Lean Bush campaign operation signals new US playbook
2016 Candidates Raise Millions In Shadow of Super PACs.
Women showed Hillary Clinton the money in the first three months of her presidential campaign — representing more than 60 percent of the donors who supported the former secretary of state.Democrat Hillary Rodham Clinton and Republican Jeb Bush are building mammoth political operations to power them through the primary contests next year.
The first major campaign finance data dump of the 2016 presidential race is in, offering a look into how the candidates are raising and spending money.WASHINGTON — The first major quarterly presidential campaign fundraising disclosures came on Wednesday, but they showed barely half the money flooding into a race in which the campaigns have been overshadowed by the unlimited money super PACs supporting them. The campaign had already announced that it raised $45 million for the Democratic primary as of June 30, but a new campaign finance report made public Wednesday evening sheds new light on the campaign’s haul. Super PACs, supposedly independent committees that can raise unlimited sums from corporations, unions and individuals, played a big role in the 2012 Republican primary, but are taking over the 2016 campaign — and the fundraising totals show where the attention lies. Wednesday provided the first peek behind the fundraising curtains of most presidential candidates, with campaigns filing initial fundraising reports to federal regulators.
Already, just a few months into race, the figures tell a few clear stories: Hillary Clinton is amassing a huge warchest, Republicans are getting some huge outside spending totals, and this campaign is going to be all about big spending. That’s especially notable since men typically make up the vast majority of campaign donors — just over 70 percent, according to the Center for Responsive Politics.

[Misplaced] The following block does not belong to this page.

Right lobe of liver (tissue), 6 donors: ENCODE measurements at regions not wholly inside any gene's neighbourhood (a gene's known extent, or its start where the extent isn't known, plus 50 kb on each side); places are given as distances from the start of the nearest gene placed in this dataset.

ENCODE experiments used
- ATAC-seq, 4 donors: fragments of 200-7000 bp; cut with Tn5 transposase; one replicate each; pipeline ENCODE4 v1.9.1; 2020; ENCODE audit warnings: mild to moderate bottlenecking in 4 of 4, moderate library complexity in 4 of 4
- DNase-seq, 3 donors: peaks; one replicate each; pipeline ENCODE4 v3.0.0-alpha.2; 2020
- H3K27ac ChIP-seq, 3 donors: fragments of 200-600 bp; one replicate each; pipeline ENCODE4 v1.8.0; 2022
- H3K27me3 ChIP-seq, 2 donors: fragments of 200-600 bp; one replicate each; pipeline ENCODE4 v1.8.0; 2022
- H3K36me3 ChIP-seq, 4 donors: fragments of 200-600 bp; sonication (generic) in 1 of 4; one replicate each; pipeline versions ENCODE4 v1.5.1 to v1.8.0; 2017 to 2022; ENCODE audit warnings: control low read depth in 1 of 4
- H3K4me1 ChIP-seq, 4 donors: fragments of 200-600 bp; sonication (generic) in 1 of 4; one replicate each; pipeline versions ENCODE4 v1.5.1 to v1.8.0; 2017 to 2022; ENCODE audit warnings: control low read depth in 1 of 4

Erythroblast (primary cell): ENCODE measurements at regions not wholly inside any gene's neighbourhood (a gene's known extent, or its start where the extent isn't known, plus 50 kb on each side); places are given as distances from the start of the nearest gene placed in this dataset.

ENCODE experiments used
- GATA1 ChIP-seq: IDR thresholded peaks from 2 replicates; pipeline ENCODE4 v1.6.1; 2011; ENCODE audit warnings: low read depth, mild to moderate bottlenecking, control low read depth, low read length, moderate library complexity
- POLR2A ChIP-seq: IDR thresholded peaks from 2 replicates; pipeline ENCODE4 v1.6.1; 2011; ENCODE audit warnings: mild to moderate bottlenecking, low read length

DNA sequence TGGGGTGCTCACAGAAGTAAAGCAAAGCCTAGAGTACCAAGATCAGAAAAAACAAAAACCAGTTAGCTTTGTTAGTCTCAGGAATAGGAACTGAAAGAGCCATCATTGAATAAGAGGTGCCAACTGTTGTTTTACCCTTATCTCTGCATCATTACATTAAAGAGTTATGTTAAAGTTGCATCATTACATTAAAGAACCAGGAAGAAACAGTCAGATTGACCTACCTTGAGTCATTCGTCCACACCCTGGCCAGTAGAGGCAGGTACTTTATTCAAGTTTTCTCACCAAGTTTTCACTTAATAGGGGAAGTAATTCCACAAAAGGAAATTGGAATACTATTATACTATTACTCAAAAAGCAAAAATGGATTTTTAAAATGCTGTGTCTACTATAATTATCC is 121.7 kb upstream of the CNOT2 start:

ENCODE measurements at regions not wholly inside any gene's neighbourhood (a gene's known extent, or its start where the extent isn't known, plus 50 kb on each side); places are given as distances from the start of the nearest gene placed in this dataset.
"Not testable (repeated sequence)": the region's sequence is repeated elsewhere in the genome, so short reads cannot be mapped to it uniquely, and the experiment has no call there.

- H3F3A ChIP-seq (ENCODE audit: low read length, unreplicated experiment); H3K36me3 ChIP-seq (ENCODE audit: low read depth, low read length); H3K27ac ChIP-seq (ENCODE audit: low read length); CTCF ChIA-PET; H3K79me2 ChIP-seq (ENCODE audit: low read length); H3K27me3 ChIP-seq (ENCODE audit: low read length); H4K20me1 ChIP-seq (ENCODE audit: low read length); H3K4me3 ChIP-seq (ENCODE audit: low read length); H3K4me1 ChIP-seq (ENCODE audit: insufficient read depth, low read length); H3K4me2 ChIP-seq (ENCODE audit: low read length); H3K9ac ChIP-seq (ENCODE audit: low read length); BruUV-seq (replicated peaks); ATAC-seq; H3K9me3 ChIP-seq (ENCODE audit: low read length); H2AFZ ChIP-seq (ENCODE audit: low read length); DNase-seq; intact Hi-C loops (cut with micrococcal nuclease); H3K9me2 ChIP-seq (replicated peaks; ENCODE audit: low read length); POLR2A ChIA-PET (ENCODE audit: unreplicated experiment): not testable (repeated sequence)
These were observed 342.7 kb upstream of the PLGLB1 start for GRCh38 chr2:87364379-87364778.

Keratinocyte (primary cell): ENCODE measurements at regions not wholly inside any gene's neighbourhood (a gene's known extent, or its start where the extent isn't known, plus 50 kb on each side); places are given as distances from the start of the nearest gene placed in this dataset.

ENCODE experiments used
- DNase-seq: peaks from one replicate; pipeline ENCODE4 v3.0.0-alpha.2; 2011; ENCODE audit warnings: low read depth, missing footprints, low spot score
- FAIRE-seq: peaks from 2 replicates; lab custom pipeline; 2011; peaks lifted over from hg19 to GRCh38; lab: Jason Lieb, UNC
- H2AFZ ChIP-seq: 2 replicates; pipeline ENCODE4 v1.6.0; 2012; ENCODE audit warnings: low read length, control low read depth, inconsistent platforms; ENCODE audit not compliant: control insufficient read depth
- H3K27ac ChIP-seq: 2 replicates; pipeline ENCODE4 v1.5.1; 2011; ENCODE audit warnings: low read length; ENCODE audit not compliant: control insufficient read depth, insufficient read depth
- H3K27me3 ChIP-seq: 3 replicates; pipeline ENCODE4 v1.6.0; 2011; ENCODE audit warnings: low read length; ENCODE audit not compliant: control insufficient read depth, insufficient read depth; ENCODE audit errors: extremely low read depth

But the campaign also spent heavily, burning through $18.7 million in the second quarter of the year, leaving the campaign with $28.85 million in the bank. A campaign aide defended the spending, telling msnbc that it included large upfront investments that won’t need to be repeated in coming months on items that most campaigns wait to invest in until later in the cycle. Wednesday’s Federal Election Commission reports cover financial activity between April 1 and June 30, a period when almost all of the 22 presidential hopefuls jumped into the race, and list the names of everyone who gave at least $200.
Clinton herself contributed in-kind more than $275,000 to her campaign, mostly from staffers she paid before the campaign officially kicked off, the aide said. A look at a few of those shows just how much of a game-changer that outside money can be, especially for the candidates whose campaigns are already the most successful fundraisers. These and other powerful outside groups account for about two-thirds of the roughly $400 million raised so far for the presidential election, according to an Associated Press tally of FEC documents and financial totals provided by the groups that haven’t yet reported. John Kasich, who will announce on July 21, did not disclose any fundraising numbers, as their official campaigns weren’t established until after the June 30 deadline.